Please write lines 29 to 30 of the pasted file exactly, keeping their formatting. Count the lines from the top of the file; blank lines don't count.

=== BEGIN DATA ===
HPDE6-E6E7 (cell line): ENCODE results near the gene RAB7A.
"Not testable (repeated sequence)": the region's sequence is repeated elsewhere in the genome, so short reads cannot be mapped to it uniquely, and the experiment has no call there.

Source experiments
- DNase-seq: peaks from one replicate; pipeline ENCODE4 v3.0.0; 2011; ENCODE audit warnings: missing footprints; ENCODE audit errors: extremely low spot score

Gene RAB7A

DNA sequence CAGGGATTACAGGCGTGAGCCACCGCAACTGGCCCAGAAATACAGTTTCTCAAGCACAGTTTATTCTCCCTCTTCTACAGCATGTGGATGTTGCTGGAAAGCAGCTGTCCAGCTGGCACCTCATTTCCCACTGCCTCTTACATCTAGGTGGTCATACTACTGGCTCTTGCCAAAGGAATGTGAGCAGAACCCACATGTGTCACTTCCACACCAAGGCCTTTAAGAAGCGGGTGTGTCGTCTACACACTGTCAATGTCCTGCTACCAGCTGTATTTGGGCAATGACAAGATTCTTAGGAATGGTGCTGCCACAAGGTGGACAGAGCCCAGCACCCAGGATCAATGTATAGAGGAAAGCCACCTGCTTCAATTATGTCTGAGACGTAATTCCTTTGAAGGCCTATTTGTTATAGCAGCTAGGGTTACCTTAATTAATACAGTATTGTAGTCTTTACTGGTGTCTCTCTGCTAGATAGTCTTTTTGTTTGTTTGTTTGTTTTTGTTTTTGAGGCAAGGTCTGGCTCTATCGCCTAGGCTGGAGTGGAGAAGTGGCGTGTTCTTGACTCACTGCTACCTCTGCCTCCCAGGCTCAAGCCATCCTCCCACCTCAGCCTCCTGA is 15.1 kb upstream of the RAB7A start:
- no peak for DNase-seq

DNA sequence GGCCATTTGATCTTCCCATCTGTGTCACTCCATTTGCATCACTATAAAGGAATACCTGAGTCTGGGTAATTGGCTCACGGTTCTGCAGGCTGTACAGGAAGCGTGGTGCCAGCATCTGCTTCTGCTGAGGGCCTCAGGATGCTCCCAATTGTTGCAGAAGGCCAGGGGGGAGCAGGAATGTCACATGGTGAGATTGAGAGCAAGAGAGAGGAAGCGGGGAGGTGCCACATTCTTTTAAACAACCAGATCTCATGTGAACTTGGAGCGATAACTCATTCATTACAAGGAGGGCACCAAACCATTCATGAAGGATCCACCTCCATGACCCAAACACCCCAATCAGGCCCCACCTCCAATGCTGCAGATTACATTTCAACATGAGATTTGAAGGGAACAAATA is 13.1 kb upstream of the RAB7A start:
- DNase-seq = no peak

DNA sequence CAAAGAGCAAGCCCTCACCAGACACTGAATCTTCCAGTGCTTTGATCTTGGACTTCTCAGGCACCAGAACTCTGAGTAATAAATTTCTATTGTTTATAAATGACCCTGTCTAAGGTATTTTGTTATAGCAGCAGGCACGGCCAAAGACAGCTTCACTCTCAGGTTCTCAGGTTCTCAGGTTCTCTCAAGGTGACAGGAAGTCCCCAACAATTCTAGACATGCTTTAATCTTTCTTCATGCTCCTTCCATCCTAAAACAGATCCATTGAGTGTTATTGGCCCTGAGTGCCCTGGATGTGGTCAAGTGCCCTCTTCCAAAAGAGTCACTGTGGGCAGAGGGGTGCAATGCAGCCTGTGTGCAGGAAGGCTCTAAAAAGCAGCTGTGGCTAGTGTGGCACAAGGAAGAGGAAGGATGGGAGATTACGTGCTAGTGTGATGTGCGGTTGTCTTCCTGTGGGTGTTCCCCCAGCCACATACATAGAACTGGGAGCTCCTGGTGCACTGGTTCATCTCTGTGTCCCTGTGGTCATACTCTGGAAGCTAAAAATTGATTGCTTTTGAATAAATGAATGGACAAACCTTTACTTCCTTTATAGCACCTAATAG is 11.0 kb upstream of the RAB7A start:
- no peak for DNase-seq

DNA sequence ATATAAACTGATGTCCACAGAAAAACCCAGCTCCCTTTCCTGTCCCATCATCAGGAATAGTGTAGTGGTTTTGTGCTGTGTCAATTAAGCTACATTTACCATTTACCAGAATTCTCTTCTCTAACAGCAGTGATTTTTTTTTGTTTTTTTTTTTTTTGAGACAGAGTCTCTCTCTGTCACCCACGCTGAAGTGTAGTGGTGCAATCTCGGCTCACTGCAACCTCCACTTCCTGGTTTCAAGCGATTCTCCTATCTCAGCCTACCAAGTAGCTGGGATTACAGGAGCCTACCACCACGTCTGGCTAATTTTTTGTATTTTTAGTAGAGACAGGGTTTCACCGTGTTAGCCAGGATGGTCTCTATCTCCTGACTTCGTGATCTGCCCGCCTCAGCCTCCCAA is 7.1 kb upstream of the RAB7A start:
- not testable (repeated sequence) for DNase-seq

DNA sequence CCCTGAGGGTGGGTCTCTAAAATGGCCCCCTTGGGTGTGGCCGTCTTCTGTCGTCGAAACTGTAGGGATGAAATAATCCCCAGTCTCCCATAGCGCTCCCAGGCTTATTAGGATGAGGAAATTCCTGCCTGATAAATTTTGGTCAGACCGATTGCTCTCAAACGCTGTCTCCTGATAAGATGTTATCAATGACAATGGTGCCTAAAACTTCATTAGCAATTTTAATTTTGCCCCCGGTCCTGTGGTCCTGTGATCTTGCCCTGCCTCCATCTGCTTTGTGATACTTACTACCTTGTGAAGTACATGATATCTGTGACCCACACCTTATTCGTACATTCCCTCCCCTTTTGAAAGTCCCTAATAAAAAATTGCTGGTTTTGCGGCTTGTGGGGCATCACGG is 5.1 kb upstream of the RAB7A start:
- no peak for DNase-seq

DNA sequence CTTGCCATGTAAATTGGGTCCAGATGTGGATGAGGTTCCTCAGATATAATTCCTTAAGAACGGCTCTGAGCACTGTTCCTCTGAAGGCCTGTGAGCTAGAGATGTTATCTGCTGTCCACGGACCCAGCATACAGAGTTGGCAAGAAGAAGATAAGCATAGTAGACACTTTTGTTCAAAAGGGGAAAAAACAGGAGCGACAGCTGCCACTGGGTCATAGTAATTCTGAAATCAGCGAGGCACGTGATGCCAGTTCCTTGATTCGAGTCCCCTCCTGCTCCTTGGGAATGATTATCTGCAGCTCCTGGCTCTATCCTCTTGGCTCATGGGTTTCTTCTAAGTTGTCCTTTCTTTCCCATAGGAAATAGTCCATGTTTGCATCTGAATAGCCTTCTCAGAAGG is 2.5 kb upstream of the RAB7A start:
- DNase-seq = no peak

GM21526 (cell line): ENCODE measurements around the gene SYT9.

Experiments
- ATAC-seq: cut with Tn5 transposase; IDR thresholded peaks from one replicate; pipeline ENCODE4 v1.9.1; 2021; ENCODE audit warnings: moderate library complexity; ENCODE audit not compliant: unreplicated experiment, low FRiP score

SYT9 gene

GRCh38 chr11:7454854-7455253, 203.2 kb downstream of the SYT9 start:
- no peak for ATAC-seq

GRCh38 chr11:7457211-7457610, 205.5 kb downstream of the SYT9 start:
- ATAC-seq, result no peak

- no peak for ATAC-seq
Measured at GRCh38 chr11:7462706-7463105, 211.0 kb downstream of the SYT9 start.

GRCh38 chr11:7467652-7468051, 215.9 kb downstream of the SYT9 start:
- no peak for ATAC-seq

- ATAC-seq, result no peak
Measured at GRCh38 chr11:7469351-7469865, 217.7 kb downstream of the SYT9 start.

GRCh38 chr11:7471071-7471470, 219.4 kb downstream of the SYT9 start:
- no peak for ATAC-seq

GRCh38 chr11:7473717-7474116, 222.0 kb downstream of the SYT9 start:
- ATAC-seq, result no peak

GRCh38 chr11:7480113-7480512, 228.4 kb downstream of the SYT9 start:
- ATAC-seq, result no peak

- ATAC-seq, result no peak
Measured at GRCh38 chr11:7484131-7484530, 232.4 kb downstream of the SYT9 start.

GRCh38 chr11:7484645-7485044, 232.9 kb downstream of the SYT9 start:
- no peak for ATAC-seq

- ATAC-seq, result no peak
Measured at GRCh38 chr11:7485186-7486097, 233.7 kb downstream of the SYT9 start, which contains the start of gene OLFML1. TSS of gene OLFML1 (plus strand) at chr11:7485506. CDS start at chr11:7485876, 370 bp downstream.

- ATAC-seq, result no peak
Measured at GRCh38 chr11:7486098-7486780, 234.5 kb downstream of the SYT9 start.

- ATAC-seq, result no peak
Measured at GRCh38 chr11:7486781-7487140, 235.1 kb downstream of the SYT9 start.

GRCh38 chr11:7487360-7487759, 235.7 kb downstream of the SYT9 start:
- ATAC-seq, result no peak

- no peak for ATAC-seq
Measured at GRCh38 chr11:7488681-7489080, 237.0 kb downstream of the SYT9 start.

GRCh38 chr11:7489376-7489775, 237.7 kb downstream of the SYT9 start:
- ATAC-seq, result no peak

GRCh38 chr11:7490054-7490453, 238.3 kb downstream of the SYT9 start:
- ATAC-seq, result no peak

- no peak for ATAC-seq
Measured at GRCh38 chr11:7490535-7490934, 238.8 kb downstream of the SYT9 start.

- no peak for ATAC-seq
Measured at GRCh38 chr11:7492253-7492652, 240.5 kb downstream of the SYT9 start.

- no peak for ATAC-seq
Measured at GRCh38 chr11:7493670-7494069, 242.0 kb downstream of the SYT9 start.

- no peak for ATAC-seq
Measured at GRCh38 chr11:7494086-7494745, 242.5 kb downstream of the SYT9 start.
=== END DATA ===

- no peak for ATAC-seq

- ATAC-seq, result no peak